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That's one way to look at it. Then there
is <OBJECT /> and now it is all up for grabs
again. And there are other vector graphics
formats that are standard. X3D for one or
WebCGM if that is stil viable. I'm sure
one could do others. They ALWAYS have that
option and so does any of the rest of us.
One has to sell it, but XML enables its.
When did you lose faith in XML as a freedom
to innovate and begin to embrace standards
as a means to stifle innovation? If HTML
is a competition-enabler, it quickly proved
to be not very apt. Perhaps some standards
are more 'competition enabling' but in my
years of doing this, I note that once the
vocabulary is moreorless frozen, the numbers
of viable implementations quickly drops, not
increases. Standards stifle in that dimension
even if they enable a layer above.
Note, I'm not arguing
against SVG, just noting that a browser gets
bloated if it has to implement all of these forms
and that is what limits development, not
a spec'd language being a constraint. SVG
is YetAnotherVectorMarkup and that's it.
It is a popular one. And that is good. Yet SGMLers
pushed back against HTML and in the beginning,
they were "the industry". Don't be too sure.
Fickleness is just as rife in the computer
industry as it is in the music business. It
is really a scheduling and resources problem
based on a legacy of last week's sales.
Imagine our surprise to open a book on how
to do .Net in Visual Foxpro only to discover
that the entire book is about migrating off
of Foxpro and into C# and Visual Basic components.
Will we resist that? Maybe but maybe not.
Loyalty to a codebase also has a price; it's
The argument with Mike was, why should the
browser be considered the centerpiece of the
web? I think the browser competition is
over for most people given the deployment
numbers if one is talking about HTML browsers.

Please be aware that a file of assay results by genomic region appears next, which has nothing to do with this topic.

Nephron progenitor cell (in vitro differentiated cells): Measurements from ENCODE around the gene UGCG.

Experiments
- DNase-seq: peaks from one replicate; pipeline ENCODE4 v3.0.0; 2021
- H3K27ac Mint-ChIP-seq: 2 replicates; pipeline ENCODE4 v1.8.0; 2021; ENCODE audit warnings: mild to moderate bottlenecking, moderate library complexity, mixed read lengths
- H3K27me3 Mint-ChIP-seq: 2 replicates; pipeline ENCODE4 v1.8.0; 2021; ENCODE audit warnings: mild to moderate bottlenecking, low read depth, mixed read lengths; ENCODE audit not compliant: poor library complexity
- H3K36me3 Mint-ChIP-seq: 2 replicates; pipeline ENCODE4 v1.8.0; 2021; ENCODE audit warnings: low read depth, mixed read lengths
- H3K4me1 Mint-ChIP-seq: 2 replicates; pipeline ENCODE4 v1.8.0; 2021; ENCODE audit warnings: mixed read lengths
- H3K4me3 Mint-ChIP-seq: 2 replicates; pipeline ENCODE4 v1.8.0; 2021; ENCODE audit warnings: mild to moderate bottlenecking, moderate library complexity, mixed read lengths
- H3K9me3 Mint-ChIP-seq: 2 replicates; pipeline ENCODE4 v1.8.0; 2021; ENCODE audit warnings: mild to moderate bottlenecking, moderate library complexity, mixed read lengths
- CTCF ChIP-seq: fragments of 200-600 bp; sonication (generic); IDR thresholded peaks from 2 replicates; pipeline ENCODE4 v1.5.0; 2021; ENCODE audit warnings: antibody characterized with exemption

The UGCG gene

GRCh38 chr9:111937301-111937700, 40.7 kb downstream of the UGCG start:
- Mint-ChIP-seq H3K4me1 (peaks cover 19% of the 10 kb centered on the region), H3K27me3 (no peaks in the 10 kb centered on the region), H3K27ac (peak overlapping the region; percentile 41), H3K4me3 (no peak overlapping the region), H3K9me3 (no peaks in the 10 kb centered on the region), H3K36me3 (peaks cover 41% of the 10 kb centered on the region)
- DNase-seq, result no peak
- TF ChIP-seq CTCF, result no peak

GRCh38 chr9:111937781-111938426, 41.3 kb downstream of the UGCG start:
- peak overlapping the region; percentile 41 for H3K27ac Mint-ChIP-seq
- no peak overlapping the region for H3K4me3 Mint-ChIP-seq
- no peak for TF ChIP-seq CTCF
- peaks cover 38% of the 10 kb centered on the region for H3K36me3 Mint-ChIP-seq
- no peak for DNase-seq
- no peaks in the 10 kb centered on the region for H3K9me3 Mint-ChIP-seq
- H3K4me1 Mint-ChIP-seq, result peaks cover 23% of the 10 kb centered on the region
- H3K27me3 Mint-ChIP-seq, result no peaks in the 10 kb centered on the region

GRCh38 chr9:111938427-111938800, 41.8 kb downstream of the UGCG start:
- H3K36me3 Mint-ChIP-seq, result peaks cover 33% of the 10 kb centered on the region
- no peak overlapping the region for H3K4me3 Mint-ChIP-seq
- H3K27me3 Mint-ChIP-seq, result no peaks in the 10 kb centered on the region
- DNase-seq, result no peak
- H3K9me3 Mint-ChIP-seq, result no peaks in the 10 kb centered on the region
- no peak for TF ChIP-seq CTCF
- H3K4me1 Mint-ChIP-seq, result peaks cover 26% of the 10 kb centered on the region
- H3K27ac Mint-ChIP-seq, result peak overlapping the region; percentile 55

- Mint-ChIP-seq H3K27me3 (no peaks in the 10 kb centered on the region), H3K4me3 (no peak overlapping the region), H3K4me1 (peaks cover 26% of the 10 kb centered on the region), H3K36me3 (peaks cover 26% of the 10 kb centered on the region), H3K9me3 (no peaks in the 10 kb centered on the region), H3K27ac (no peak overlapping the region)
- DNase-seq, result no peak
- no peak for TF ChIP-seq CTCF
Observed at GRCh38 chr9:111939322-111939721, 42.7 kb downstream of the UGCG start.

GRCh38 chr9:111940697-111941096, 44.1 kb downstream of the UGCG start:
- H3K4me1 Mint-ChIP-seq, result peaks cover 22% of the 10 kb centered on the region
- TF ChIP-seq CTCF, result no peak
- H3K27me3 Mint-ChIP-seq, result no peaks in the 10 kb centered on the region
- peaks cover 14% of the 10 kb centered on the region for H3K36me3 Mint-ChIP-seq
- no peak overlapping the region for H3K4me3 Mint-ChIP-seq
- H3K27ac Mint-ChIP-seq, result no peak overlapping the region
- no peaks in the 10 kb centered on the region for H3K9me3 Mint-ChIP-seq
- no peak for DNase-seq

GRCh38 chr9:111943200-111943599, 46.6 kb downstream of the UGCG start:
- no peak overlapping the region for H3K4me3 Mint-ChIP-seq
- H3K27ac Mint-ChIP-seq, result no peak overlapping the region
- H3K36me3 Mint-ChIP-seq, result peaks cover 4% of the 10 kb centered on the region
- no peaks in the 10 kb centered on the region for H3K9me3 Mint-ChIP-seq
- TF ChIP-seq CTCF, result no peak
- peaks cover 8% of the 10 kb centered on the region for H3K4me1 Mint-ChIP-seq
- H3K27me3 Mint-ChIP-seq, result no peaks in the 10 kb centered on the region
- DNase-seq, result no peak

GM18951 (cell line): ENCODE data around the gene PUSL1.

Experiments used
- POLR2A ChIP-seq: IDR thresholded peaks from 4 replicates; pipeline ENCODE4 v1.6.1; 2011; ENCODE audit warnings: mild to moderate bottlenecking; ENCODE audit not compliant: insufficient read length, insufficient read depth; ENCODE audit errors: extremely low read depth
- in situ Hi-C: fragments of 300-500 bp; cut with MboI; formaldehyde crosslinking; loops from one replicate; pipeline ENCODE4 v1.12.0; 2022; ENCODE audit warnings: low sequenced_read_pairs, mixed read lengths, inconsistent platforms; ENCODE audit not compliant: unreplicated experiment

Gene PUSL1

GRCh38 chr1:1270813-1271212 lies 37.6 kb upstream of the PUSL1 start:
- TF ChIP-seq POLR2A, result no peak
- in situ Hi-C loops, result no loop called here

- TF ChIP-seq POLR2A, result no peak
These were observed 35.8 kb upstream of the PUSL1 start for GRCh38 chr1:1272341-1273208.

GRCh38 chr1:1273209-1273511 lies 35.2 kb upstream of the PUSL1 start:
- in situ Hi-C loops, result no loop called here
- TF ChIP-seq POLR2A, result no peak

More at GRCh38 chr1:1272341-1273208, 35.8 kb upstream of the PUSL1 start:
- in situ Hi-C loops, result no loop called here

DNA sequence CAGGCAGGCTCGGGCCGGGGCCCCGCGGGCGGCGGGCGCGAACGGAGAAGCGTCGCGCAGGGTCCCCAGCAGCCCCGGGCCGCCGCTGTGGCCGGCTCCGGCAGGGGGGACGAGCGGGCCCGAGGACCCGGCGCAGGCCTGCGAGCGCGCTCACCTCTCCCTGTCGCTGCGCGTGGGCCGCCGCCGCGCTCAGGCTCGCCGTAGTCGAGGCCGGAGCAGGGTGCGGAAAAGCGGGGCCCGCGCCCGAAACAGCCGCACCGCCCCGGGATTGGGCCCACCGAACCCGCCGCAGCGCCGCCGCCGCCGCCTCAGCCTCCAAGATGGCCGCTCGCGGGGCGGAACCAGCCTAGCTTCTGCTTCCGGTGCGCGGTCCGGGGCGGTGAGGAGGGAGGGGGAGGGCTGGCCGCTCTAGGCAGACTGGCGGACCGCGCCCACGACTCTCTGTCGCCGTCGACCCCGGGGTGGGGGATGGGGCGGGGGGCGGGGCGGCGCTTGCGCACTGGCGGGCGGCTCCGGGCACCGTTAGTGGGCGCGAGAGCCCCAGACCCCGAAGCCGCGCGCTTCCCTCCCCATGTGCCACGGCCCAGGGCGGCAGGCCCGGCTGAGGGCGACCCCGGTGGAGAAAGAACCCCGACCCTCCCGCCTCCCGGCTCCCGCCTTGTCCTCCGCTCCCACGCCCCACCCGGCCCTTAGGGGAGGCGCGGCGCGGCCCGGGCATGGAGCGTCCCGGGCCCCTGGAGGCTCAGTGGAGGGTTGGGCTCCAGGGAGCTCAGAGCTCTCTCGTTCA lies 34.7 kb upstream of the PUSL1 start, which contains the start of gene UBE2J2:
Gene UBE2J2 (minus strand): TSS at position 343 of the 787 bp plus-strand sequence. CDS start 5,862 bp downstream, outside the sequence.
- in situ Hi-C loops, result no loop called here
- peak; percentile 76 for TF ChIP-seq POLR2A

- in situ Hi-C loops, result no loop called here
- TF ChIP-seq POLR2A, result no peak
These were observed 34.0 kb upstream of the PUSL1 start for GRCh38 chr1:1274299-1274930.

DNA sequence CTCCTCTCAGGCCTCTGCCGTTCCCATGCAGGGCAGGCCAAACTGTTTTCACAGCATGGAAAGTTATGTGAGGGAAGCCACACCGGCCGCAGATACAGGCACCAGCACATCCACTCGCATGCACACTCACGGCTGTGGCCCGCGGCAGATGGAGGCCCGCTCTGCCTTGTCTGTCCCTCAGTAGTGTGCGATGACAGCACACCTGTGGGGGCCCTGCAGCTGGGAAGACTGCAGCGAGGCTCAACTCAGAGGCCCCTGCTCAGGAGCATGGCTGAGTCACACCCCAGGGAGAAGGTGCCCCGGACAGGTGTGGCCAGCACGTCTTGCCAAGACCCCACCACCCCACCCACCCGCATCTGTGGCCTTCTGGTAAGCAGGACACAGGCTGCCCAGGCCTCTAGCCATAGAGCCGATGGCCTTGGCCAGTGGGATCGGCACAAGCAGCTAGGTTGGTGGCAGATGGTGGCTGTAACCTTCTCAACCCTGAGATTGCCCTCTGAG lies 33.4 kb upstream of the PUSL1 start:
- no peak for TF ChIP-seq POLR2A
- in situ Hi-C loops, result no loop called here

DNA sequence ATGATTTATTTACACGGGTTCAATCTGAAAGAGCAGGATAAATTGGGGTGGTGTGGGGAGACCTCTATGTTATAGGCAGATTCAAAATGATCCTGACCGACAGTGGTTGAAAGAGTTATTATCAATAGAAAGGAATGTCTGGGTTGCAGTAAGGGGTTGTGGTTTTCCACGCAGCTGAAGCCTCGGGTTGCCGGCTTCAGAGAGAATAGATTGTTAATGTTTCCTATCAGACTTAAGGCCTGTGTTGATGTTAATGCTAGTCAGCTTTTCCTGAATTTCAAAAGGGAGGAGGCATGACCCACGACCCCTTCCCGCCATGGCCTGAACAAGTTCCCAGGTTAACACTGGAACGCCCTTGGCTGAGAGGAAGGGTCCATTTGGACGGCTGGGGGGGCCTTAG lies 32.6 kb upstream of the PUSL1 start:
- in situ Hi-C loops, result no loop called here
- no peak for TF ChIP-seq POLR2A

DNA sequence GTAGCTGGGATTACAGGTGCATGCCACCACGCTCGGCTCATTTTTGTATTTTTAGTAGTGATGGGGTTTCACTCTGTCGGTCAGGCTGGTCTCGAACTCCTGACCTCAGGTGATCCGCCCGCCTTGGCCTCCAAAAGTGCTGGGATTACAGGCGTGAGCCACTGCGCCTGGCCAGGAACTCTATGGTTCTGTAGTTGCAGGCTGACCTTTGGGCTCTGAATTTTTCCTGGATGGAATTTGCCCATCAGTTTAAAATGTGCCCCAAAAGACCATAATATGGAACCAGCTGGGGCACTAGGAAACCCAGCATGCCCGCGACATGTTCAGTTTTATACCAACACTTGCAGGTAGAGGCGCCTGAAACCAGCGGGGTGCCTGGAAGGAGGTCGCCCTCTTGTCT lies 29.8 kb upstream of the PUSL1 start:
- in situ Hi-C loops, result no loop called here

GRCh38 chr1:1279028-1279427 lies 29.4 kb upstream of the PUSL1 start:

IE clearly has won that. But the HTML legacy
makes it fat and I would not be surprised if
getting out of the HTML business or at least,
getting it off centerstage were not on some
minds in Redmond and elsewhere. If you want
to unhorse MS, you will have to change the
rules, not use blunt trauma and competitively,
standards are blunt instruments. They can
turn a technology into a loss-leader. It
cuts both ways.
On the other hand, if the web is just plumbing
and XML is just a syntactically standard spec'c payload,
there is a tremendous new competition in the
libraries for creating components that are
web-aware but not necessarily wrapped by
the HTML framework. I think that is where
the evolution and the competition are going.
No Uche, not next week, but sooner perhaps
than will be comforting. Changing the rules
by changing the environment is a very effective
way to take out competitors. See automobiles
and buggy whips.
So again, what is the client for XDocs? If
it isn't the HTML browser, then the term
"web browser" has to be more generic
or we will need a new marketing term
(remember this one: "XML: what SGML should
Starting development from the assumption
that one develops for the web by developing
for the HTML browser could easily become an
obsolete assumption. No, the browser is
still there, but not for everything. It
becomes training wheels for scriptkiddies.
From: Paul Prescod [mailto:firstname.lastname@example.org]
Sent: Wednesday, October 16, 2002 5:29 PM
To: Bullard, Claude L (Len); email@example.com
Subject: Re: [xml-dev] XDocs and XForms?
Bullard, Claude L (Len) wrote:
>.... Others are
> simply coming up with a tag set for their
> software, maybe a few others, to consume.
>>From time to time, they might bother to lookup
> what others in their industry are doing and
> adopt some tags from them. If they are very
> careful, they will even use the namespaces to
> tell you where they borrowed them.
We were talking about competition in the context of browsers. Microsoft
does not have the option of inventing a new vocabulary for vector
graphics. They could go the proprietary route with VML 2. They could go
the standards route with SVG. They can't develop something totally new
and proprietary without experiencing serious industry pushback.
So *in the context of browser development*, the standardization of
markup languages is very important and the implementation of those
standards serves as a basis for competition.